Troubleshooting a Mesa home air conditioning unit often exceeds the technical know-how of the average homeowner. Yet knowing a bit about the process can help you to better understand the reasons behind the A/C troubleshoot steps as performed by your local HVAC service tech. This doesn’t mean that you should annoy the tech with an over-the-shoulder gawking. However, many mechanical professionals tend to take a bit of pride in helping the homeowner better understand the basics of air conditioning troubleshooting.
Different Stages of HVAC Troubleshooting
When a tech arrives on site, they sometimes find a system that is either dead or acting dead. This means the tech will be checking breakers, disconnects, fuses, and other power-related heating and cooling system problems. Yet more often than not, “dead cooling” does not include a dead power source.
In this lesson on basic A/C troubleshooting, we want to focus on a unit that runs but fails to efficiently cool your home. So here are some of the points that your local Mesa air conditioning tech will likely investigate.
Steps That Should Precede the Connection of A/C Gauges
1) Evaporator and Condenser Fans – To cool effectively and consistently, the motors installed in your home A/C system must be rightly designed for the unit. This means the tech needs to check the fans to ensure that they are of the correct horsepower. Also, although it may seem a no-brainer, the testing must also ensure that the fans are set to the specified rpm and that they are turning in the correct direction. Cleanliness and size is also important. So expect the tech to confirm that your blower blades are right-sized, right-pitched, and clean.
2) Air Flow – To provide persistent and reliable Mesa home cooling, the condenser on your A/C unit must be supplied with normal outside air. This means the tech needs to ensure that no other devices are pumping hot air against the condenser. Checking the condition of the system filters is also part of the preliminary air conditioning troubleshooting process. You may also see the A/C tech investigating the condition of your evaporator supply and return ducting. You don’t want to lose cool air due to leaks in the ducting. Neither do you want the system drawing in warm outside air into the ducts.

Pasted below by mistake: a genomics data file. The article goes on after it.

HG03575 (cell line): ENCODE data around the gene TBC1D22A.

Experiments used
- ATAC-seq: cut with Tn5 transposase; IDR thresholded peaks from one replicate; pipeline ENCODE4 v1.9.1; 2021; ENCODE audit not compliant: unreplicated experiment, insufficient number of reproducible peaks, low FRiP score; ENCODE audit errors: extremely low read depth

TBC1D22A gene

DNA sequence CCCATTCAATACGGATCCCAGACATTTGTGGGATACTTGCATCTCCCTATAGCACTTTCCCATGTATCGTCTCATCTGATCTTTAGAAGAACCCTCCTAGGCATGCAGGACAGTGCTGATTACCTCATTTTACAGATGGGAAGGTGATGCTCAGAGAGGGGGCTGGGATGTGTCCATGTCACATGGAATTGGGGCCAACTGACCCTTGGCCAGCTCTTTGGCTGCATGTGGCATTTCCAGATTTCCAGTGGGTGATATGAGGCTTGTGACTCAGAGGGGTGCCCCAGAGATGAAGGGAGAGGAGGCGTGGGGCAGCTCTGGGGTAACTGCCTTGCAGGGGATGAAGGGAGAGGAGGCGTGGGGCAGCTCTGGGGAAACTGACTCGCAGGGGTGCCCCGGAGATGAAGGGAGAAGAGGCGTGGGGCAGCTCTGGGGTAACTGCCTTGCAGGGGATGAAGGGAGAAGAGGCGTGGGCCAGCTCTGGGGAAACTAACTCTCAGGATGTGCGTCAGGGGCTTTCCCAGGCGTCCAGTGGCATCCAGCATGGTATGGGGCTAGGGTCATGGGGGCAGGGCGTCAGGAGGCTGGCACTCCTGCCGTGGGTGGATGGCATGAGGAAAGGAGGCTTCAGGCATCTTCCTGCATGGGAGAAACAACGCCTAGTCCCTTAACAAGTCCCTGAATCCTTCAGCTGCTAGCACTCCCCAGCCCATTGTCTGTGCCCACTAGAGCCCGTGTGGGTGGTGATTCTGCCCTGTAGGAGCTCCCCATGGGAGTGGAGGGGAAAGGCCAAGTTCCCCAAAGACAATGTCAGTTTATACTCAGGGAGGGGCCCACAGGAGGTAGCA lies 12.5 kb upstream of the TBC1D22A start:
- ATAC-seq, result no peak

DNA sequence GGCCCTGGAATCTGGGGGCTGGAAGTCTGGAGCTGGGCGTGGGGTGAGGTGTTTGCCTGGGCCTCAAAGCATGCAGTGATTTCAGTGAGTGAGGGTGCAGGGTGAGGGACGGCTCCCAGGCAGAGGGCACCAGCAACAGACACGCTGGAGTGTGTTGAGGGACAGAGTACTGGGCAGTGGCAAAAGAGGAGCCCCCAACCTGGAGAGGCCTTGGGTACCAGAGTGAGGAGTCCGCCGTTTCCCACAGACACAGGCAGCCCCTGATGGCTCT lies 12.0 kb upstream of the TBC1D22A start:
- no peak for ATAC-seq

3) Cleanliness – We already talked about making sure the blower fans are clean, but the tech will go further. He or she will also investigate and ensure that both the condenser and the evaporator coils are clean and that nothing is blocking the expected rate of airflow.
Connecting the HVAC Testing Gauges
Please note that the gauges and pressure checking tools should not be the first tools called into use. Failing to eliminate fundamental problems ensures that the A/C troubleshooting gauges will return incorrect pressures and temperatures. However, once the tech is ready to connect the gauges, the process should be somewhat as follows:
1) Refrigerant – The HVAC testing gauges are in place. The pressures are equalized, and the unit is switch off. Now the tech verifies that your Mesa home A/C contains the specified level of refrigerant. To perform this test, he or she will take a temperature reading of the evaporator coil. What is he or she looking to see: A reading that matches the chart or the pressure/temperature reading on the low side of the testing gauge.
2) Checking the System Operating Pressures – During this stage of the testing, professional air conditioning technicians run the unit until temperatures drop to near 5 degrees above the spec temperatures of the unit in question. What he or she expects from the gauges:
- Suction pressure ranging between 35 to 40 degrees below return air
- Superheat at the compressor within 20-30 degrees
- 20-35 degree discharge pressure above ambient
- A 20-30 degree rise in air temperature through the condenser
- A 15-20 degree drop in air temperature through the evaporator
- At the outlet of the condenser or the receiver, a 10-15 degree subcooling readout
All Test Well Yet The Mesa home A/C Still Fails To Cool Correctly
By now, the tech has either asked you to “give some space” or he or she has shown you what to look for when reading the HVAC gauges. But now… All checks well yet the system still fails to cool your home.
Check the Capacity – This means the tech will now to investigate the web bulb returns on the air as it enters and leaves the evaporator. There will be some calculations involved. And unless the tech has the memory of an elephant, he or she will pull out an enthalpy conversion table or a pshchrometric chart. What exactly is being tested: How much btu of heat is being absorbed by the evaporator. The tech is making a comparison between the running capacities of your system against the design capacity of your system. This helps the A/C tech determine whether your Mesa home cooling system is sufficient to handle your home. Any system that is operating within reasonable range of the design capacity but still fails to persistently and efficiently cool a given space is just plain too small for the task.
So now that you are up-to-snuff on basic air conditioning troubleshooting, call in your local Mesa home AC service team. Contact American Cooling and Heating today.
Any HVAC service should only be performed by a licensed, fully trained, and competent person and/or company.
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